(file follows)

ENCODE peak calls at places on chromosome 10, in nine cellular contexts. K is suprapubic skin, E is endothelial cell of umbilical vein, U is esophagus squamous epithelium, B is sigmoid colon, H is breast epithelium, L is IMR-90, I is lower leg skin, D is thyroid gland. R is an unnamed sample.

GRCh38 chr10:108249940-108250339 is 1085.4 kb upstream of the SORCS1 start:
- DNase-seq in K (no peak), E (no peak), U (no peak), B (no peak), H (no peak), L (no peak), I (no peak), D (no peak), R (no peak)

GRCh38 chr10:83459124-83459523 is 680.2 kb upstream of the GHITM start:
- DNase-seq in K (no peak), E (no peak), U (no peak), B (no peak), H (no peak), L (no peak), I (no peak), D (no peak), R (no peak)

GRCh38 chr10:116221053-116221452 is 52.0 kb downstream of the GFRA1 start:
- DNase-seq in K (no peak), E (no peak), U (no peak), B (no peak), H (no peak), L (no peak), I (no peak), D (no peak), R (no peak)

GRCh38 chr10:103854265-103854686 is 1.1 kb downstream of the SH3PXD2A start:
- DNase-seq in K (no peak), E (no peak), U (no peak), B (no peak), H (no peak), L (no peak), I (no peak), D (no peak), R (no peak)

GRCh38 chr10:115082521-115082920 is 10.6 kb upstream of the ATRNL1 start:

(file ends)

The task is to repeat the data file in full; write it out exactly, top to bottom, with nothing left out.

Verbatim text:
ENCODE peak calls at places on chromosome 10, in nine cellular contexts. K is suprapubic skin, E is endothelial cell of umbilical vein, U is esophagus squamous epithelium, B is sigmoid colon, H is breast epithelium, L is IMR-90, I is lower leg skin, D is thyroid gland. R is an unnamed sample.

GRCh38 chr10:108249940-108250339 is 1085.4 kb upstream of the SORCS1 start:
- DNase-seq in K (no peak), E (no peak), U (no peak), B (no peak), H (no peak), L (no peak), I (no peak), D (no peak), R (no peak)

GRCh38 chr10:83459124-83459523 is 680.2 kb upstream of the GHITM start:
- DNase-seq in K (no peak), E (no peak), U (no peak), B (no peak), H (no peak), L (no peak), I (no peak), D (no peak), R (no peak)

GRCh38 chr10:116221053-116221452 is 52.0 kb downstream of the GFRA1 start:
- DNase-seq in K (no peak), E (no peak), U (no peak), B (no peak), H (no peak), L (no peak), I (no peak), D (no peak), R (no peak)

GRCh38 chr10:103854265-103854686 is 1.1 kb downstream of the SH3PXD2A start:
- DNase-seq in K (no peak), E (no peak), U (no peak), B (no peak), H (no peak), L (no peak), I (no peak), D (no peak), R (no peak)

GRCh38 chr10:115082521-115082920 is 10.6 kb upstream of the ATRNL1 start: